The Godfather

The Godfather ★★★★

Luca Brasi held a gun to his head, and my father assured him that either his brains -- or his signature -- would be on the contract. That's a true story. That's my family, Kay. It's not me.

I’d be lying if I said I didn’t have trouble following the plot at some points (too many names), but the film’s atmosphere and its incredible performances made for an engrossing experience. Marlon Brando effortlessly sets the tone for the film right away with his cotton stuffed jaw and the rest of the cast follows suit. The hyper masculine energy present throughout  the entire film encapsulates the mob mentality that drives the rival families, whether it be to success or to untimely death. The film’s storytelling is methodical, much like Vito and Michael and unlike Sonny, with twists and turns that are sure to keep you on your toes.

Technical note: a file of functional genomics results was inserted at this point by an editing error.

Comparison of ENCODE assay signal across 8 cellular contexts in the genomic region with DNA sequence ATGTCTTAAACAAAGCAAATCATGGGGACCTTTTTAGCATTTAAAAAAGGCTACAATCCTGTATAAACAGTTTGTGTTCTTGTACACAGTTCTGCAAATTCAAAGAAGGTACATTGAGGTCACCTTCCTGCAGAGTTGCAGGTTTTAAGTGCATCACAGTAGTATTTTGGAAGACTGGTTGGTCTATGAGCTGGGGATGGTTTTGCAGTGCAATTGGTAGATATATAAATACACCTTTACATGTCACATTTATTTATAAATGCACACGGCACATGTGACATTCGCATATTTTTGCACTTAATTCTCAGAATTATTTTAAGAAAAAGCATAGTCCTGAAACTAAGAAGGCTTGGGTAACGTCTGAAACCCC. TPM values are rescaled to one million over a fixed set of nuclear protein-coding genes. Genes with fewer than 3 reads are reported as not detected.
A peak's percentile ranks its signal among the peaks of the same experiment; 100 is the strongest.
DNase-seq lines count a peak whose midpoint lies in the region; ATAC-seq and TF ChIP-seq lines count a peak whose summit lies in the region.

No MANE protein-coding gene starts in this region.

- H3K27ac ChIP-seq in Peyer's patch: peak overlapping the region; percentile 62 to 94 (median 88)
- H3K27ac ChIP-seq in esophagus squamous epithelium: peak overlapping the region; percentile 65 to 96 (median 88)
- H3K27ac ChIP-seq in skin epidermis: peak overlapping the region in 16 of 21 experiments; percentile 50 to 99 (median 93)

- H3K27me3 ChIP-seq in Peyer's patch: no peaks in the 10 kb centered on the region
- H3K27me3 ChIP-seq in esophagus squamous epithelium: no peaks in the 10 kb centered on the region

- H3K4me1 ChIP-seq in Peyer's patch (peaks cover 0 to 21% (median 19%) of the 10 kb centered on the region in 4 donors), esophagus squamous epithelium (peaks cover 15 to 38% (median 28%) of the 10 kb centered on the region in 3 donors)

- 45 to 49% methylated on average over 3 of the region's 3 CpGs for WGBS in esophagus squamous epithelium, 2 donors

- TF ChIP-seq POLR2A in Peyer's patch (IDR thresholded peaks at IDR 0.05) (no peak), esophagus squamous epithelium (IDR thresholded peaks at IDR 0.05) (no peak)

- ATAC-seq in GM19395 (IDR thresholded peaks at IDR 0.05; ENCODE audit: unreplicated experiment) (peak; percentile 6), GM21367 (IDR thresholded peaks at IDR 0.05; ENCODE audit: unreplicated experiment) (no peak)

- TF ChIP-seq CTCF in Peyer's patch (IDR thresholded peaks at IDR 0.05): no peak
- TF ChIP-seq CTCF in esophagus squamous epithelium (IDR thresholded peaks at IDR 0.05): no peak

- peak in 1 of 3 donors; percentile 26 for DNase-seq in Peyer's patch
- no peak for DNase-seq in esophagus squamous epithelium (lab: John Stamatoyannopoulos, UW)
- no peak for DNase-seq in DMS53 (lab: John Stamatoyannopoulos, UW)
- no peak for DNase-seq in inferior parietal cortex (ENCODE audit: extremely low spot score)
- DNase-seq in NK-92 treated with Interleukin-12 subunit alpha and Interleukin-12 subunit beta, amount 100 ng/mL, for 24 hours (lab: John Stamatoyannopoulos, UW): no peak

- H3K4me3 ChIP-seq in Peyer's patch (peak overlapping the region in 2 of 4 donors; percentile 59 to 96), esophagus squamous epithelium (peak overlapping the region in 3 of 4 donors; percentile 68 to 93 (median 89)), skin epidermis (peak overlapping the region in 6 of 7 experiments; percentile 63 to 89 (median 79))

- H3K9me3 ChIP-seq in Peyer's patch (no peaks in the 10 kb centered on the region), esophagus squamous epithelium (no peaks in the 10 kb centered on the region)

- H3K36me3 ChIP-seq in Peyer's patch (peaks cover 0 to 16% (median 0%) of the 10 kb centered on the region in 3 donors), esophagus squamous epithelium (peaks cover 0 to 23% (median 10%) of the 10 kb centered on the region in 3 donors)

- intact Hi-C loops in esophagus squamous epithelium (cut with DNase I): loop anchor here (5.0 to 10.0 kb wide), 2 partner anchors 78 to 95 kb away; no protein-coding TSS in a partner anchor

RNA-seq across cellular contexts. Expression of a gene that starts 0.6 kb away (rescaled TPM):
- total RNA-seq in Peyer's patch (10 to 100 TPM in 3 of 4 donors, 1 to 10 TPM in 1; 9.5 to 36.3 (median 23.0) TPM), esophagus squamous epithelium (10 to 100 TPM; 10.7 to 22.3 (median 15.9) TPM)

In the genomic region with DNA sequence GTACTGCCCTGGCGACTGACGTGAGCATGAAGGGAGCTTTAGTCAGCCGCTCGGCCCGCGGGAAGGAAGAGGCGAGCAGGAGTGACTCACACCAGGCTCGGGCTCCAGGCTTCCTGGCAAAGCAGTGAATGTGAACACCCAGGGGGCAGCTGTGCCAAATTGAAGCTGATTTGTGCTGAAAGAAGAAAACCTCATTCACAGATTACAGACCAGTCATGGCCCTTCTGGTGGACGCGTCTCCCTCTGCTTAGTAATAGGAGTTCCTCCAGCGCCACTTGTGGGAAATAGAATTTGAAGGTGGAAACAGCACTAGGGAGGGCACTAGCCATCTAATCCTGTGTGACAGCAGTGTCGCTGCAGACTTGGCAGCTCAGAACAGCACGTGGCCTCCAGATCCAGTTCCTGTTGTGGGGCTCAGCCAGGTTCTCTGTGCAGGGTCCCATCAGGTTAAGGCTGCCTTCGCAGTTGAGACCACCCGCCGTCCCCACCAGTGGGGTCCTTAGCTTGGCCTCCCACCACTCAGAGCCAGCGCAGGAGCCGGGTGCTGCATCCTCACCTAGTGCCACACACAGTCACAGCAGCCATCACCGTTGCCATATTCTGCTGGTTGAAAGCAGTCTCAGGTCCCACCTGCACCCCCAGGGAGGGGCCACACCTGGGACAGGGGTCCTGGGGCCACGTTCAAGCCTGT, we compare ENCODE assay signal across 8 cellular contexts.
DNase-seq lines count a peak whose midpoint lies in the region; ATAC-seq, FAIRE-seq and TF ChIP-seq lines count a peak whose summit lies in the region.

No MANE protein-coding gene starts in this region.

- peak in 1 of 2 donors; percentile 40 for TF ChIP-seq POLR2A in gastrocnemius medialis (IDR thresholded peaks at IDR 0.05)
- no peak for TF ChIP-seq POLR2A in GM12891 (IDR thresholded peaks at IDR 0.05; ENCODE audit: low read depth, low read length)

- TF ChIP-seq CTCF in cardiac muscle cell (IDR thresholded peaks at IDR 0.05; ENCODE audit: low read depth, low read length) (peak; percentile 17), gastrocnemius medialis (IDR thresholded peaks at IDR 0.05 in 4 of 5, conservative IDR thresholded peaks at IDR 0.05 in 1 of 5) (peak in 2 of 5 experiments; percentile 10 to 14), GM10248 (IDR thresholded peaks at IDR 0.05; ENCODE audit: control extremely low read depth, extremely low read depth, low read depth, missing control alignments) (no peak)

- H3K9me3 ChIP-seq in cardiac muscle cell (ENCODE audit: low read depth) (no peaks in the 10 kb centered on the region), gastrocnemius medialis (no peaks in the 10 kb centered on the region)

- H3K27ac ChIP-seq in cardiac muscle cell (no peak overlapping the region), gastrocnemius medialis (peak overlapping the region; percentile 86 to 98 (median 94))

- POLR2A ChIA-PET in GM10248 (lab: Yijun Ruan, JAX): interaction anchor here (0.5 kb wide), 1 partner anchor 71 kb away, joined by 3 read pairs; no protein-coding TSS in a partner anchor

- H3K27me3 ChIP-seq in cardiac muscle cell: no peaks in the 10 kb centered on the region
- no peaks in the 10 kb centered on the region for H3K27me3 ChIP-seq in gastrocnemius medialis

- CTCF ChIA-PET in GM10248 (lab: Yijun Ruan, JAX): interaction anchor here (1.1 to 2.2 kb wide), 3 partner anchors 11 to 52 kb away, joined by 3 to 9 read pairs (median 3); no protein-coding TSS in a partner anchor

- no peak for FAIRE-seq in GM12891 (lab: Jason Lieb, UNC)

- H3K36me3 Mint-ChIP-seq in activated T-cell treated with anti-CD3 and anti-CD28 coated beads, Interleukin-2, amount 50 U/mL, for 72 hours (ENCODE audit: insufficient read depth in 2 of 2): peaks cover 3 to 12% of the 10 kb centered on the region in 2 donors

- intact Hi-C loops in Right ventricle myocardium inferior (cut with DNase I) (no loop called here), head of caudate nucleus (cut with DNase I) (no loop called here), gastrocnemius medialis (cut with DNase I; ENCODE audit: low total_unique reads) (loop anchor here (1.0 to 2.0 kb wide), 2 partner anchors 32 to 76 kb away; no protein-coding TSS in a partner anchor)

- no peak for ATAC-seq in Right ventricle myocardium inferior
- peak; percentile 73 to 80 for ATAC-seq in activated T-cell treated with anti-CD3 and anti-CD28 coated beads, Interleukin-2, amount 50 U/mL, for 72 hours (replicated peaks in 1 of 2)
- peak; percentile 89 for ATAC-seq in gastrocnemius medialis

Perhaps the best part of the film is Michael Corleone’s descent into darkness. From war hero to head of the Corleone family, Michael’s character arc brings the film full circle and is a clear influence on several characters in films that succeeded this one. Al Pacino’s turn as the Don is menacing and I can only imagine how fantastic his performance will continue to be in the sequel. Though Brando and Pacino give the film’s best performances, I also really enjoyed James Caan and Robert Duvall as Sonny and Tom Hagen respectfully. Though it goes without saying, it isn’t hard to see why this film is so highly regarded. I should be sleeping with the fishes for how long it’s taken me to see it.

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